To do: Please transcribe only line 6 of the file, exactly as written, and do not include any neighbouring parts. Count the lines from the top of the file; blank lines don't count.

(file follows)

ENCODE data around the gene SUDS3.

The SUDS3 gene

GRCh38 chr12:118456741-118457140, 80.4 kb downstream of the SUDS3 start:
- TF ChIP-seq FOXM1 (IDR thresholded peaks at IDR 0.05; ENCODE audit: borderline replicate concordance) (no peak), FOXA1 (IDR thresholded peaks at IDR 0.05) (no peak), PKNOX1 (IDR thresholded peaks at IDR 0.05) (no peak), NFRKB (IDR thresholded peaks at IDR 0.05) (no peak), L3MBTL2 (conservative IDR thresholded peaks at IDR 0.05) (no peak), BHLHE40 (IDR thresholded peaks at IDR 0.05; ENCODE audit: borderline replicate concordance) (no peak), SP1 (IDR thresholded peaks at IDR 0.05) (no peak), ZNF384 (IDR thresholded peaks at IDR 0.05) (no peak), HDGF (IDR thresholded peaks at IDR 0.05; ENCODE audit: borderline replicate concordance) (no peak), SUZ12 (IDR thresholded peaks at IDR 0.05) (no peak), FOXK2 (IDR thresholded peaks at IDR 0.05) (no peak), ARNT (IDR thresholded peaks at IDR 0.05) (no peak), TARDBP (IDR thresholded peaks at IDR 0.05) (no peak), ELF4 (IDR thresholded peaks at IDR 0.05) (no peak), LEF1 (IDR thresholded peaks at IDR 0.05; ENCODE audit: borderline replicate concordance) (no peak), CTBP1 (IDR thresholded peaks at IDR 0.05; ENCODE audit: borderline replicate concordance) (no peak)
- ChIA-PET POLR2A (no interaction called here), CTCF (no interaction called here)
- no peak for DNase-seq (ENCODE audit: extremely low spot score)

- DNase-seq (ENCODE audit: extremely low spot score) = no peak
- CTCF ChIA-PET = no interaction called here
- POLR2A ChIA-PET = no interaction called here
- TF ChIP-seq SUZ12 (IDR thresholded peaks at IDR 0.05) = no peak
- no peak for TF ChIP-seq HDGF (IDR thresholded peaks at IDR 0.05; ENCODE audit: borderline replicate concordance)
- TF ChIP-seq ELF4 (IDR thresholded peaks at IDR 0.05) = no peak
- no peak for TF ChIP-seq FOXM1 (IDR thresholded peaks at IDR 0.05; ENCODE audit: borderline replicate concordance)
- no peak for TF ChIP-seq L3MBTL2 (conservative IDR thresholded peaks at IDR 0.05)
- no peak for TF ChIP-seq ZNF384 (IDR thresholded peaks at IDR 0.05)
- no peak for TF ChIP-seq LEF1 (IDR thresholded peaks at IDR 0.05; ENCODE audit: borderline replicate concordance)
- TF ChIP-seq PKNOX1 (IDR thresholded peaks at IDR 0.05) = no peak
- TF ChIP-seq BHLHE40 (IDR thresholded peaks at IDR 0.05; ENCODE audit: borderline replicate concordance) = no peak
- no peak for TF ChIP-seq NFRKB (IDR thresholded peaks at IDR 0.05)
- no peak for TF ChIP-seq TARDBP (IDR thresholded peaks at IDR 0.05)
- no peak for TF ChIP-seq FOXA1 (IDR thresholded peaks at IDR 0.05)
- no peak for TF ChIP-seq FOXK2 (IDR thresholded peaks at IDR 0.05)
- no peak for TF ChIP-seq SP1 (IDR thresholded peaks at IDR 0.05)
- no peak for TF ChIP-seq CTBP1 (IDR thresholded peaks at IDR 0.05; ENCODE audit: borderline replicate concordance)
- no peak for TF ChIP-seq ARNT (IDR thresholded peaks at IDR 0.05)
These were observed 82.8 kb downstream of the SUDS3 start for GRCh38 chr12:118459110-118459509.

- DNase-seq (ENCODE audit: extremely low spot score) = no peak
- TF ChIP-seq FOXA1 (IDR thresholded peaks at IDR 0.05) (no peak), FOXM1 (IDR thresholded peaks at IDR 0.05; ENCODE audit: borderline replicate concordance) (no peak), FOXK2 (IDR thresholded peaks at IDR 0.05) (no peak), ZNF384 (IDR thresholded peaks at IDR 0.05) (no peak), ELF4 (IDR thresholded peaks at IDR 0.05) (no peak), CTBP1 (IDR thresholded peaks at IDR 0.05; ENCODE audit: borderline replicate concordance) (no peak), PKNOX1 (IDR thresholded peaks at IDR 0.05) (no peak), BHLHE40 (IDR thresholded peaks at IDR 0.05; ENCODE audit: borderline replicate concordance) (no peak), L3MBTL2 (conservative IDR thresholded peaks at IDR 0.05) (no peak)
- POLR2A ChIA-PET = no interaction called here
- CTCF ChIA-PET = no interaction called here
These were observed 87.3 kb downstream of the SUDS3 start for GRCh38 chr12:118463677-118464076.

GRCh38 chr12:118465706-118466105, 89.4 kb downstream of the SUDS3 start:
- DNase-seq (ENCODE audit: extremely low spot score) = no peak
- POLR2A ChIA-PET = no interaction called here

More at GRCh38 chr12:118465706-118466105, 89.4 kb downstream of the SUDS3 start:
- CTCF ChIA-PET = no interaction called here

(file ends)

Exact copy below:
- no peak for DNase-seq (ENCODE audit: extremely low spot score)